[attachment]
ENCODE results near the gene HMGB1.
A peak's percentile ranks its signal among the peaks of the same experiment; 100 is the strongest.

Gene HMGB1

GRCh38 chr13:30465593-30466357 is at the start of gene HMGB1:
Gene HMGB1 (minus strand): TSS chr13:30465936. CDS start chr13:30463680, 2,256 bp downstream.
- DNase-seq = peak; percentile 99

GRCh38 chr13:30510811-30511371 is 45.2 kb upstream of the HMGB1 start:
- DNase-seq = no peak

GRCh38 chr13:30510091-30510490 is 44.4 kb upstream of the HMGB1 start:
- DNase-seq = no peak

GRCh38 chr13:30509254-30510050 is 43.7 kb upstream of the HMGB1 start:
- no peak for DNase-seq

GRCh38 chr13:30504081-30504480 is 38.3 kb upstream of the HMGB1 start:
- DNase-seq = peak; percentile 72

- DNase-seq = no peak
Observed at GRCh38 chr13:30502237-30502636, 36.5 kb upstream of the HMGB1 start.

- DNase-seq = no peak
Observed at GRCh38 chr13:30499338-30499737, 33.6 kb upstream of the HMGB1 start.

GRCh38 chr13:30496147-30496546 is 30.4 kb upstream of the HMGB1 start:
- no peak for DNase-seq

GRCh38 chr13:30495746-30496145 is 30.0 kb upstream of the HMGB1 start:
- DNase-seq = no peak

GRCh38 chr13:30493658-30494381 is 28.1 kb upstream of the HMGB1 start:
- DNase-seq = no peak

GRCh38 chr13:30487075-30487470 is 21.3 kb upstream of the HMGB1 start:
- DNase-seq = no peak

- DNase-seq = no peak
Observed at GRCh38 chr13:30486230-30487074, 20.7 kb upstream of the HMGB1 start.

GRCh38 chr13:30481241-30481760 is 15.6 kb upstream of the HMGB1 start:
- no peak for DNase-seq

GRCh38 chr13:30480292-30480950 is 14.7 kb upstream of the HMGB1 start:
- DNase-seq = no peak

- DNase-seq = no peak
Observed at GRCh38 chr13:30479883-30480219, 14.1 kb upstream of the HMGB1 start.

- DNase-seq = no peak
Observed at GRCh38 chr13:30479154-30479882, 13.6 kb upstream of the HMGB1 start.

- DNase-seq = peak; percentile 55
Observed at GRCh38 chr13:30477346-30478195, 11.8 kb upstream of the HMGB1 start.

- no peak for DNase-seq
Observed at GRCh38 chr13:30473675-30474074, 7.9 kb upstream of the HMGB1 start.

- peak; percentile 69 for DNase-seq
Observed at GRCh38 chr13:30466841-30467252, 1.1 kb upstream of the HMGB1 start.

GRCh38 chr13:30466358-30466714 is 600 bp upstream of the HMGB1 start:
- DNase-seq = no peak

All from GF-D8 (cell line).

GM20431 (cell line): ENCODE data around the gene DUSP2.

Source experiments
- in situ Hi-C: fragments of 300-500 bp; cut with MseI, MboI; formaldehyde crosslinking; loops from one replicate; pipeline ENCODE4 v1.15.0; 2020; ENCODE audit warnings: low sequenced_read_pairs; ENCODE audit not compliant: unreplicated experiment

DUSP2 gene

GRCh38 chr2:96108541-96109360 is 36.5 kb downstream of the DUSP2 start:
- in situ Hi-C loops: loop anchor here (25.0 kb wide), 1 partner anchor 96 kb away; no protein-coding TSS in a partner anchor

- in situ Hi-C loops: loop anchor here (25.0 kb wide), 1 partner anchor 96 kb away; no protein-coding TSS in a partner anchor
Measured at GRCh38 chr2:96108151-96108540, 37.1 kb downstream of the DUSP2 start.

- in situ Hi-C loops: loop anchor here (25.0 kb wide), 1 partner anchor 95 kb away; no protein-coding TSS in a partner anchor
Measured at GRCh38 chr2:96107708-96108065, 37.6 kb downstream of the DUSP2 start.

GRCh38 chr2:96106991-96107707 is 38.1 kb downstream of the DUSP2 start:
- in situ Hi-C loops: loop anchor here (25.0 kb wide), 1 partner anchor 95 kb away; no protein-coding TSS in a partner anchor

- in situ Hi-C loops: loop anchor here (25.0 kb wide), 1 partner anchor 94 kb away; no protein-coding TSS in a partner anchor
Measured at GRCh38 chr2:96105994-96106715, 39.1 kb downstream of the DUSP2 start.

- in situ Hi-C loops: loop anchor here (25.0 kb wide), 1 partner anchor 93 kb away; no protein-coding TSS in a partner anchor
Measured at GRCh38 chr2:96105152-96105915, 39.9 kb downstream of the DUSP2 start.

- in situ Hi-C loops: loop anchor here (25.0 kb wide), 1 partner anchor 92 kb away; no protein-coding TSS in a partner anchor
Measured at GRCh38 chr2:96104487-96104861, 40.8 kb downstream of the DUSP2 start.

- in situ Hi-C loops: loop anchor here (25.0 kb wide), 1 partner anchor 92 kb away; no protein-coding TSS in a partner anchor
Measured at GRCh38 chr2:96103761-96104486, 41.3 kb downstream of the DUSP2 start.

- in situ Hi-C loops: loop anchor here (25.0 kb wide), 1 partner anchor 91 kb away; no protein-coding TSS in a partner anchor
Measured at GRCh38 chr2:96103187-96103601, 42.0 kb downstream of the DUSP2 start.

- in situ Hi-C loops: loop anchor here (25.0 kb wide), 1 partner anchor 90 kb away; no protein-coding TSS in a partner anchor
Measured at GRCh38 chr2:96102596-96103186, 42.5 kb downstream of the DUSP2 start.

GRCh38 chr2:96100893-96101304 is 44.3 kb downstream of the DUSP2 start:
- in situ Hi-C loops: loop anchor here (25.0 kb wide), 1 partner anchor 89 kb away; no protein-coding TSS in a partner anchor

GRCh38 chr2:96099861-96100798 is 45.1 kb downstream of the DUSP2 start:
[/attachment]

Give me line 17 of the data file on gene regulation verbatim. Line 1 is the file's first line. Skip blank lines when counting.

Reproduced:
- DNase-seq = no peak